What is patriotism? Is it waving an American flag, putting your hand over your heart during "The Star Spangled Banner," or helping others in your community? Just in time for the celebration of Independence Day, a new survey by the Saint Leo University Polling Institute took a look at patriotism—how Americans view it, how they define a "patriotic American," and what actions they take to be patriotic.

And the Atlanta Journal-Constitution's Gracie Bonds Staples took a look at the Saint Leo findings in her July 3 column.

A significant majority—85.5 percent—say they are either very patriotic (45.8 percent) or somewhat patriotic (39.7 percent), according to Saint Leo's online poll conducted nationally among 1,000 adults between May 25 and May 31, 2018.

The reasons people who report they are patriotic included pride in the military, the charitable nature of Americans, and a strong democracy, among others, the poll shows.

Among those who reported being very or somewhat patriotic, the reasons are displayed in the following table.  Results are shown in declining order. Multiple responses were accepted. 

Reasons for Being Patriotic

National - %

The men and women serving in the military make me proud


The humanitarian / charitable nature of Americans – willing to help each other in times of need and disasters


We live in a strong democracy


Our nation remains a beacon – attractive to people worldwide


While not perfect, our institutions work well


Our entrepreneurial "can do" nature of innovation and invention


I have faith in capitalism today


President Trump


The economy is booming


The nation is moving in the right direction


We're taking a lead in foreign relations once again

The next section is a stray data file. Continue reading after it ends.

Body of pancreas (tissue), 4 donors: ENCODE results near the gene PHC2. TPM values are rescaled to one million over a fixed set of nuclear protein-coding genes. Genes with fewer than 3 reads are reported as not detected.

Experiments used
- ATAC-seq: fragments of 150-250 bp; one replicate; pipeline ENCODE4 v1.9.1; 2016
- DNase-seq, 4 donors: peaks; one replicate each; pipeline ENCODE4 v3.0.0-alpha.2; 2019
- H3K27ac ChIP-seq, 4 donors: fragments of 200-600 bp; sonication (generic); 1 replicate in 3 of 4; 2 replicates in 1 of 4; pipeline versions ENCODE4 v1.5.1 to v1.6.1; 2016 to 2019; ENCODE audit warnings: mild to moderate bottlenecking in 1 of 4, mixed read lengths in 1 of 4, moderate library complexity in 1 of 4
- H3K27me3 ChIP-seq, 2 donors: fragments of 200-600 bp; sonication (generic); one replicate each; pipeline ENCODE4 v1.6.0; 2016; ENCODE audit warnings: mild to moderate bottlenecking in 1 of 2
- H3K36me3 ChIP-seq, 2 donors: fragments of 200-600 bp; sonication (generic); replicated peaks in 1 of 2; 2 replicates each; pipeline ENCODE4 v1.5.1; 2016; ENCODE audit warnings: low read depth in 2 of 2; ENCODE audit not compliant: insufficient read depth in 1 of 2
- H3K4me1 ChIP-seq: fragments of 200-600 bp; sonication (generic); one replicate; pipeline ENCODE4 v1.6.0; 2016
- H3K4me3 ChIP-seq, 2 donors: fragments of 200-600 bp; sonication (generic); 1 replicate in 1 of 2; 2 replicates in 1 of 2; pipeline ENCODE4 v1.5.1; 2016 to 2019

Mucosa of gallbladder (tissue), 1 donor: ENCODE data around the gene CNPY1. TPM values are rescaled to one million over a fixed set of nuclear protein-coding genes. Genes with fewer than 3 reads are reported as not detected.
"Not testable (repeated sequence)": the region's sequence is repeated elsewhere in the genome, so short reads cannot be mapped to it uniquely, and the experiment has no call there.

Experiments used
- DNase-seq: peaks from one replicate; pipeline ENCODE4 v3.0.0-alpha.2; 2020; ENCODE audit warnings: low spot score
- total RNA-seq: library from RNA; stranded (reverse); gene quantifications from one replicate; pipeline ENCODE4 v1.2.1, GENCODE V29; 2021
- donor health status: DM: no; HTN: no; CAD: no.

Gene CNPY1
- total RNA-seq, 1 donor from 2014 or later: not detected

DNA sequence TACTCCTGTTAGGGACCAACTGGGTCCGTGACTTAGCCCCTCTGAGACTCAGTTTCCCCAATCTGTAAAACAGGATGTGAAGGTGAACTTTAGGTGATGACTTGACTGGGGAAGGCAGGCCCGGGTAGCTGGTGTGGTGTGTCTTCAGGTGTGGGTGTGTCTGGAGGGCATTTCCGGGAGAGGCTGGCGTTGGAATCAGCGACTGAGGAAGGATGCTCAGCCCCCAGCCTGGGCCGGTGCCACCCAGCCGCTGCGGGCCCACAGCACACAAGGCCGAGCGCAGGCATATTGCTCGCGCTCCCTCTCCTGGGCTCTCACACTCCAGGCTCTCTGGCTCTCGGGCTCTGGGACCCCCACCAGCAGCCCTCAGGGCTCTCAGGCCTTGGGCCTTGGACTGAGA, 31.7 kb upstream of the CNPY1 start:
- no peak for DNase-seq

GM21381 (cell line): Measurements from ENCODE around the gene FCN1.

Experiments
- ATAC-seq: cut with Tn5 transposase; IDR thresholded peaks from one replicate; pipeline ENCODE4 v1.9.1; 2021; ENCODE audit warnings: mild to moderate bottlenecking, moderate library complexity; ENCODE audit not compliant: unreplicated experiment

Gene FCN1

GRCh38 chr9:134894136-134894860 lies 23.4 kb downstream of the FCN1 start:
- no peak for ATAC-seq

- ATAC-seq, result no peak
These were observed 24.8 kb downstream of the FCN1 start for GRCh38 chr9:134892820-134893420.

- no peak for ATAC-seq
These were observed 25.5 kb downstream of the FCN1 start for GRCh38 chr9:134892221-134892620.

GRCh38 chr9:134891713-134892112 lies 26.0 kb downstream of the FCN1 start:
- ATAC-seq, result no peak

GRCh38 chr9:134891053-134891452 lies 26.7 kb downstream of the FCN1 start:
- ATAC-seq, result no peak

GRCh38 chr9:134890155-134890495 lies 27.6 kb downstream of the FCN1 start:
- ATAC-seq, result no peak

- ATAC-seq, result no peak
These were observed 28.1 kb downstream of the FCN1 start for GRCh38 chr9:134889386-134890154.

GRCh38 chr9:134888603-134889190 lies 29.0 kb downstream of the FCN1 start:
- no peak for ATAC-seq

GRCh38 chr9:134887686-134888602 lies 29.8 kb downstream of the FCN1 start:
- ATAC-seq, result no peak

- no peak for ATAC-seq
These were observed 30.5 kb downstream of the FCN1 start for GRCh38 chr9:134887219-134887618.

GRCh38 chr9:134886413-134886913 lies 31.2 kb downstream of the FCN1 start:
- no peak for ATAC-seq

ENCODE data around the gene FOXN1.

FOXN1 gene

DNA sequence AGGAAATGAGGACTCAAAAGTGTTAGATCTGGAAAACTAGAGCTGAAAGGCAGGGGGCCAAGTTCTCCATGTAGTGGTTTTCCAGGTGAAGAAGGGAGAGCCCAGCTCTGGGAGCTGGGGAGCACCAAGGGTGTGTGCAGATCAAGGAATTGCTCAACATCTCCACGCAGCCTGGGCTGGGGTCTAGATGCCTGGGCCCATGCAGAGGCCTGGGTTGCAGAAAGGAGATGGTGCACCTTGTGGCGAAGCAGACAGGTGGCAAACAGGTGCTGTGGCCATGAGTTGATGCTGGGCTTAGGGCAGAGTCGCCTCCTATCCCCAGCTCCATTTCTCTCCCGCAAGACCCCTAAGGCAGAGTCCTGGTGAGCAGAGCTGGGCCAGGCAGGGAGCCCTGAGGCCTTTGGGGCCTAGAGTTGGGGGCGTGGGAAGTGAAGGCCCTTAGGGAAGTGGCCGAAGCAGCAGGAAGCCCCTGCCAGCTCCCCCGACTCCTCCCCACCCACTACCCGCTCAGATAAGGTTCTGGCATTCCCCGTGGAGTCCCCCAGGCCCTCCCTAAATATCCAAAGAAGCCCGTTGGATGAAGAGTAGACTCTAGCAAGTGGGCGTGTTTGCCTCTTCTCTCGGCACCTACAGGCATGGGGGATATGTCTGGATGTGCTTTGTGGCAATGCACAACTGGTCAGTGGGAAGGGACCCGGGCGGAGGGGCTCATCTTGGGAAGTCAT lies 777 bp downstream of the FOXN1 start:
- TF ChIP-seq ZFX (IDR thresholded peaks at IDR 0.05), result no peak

My political party is in power




"Although most Americans view themselves as patriotic, few agree on what that looks like," Staples Bonds said in her Life with Gracie column. "Some say it's being proud of the men and women who serve in our military and the charitable nature of Americans. Some point to living in a strong democracy and our nation being a beacon of hope to people worldwide. And some say it's our "can do" spirit, faith in capitalism and President Donald Trump.

"Hence, we don't seem to have much common ground on what makes one patriotic, said Frank Orlando, the director of the Saint Leo University Polling Institute and author of the study."

By age group, the polling results from the youngest age group shows they are the least patriotic with 80.6 percent in the 18- to 44-age group saying they are very/somewhat patriotic. By contrast, 88.8 percent of the 45- to 56-age group and 90.3 of the 65- and older group respond they are patriotic.

"This probably isn't that surprising, but the spread between the young and old groups was pretty large," Orlando said.

Acts of patriotism are demonstrated in various ways, and the poll asked what acts people do either regularly or from time to time. The poll shows that most people say they vote on a regular basis—69.5 percent—as an example of being loyal to their country.

 "It is a bit ironic that voting is the activity most associated with patriotism, but we almost never see 69.5 percent voter turnout," Orlando said.